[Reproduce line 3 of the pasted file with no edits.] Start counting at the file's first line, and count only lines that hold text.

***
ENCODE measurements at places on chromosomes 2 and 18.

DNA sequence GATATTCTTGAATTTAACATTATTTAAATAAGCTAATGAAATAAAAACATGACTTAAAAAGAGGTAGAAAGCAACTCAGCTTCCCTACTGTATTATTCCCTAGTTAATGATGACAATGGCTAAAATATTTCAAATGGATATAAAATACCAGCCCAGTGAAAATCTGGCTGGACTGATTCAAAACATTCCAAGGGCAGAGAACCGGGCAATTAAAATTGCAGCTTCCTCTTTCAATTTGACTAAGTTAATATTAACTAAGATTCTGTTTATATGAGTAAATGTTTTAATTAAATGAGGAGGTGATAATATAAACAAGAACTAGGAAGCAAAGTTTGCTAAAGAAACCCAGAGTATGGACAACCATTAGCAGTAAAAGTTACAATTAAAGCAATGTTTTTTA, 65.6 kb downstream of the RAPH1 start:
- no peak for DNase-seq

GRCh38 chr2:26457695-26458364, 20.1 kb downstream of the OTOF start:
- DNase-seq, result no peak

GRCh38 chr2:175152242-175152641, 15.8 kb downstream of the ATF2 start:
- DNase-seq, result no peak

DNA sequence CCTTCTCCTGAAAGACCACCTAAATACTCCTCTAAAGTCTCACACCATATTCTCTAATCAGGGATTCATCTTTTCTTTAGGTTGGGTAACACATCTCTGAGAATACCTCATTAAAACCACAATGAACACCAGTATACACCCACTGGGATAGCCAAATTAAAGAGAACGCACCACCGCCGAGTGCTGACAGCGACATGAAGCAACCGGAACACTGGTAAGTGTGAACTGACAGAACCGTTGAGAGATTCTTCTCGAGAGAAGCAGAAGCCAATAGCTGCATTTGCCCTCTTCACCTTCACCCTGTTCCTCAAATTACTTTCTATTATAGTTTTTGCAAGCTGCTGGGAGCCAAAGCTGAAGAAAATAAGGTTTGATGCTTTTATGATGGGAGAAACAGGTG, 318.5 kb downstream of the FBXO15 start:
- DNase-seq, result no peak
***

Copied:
- no peak for DNase-seq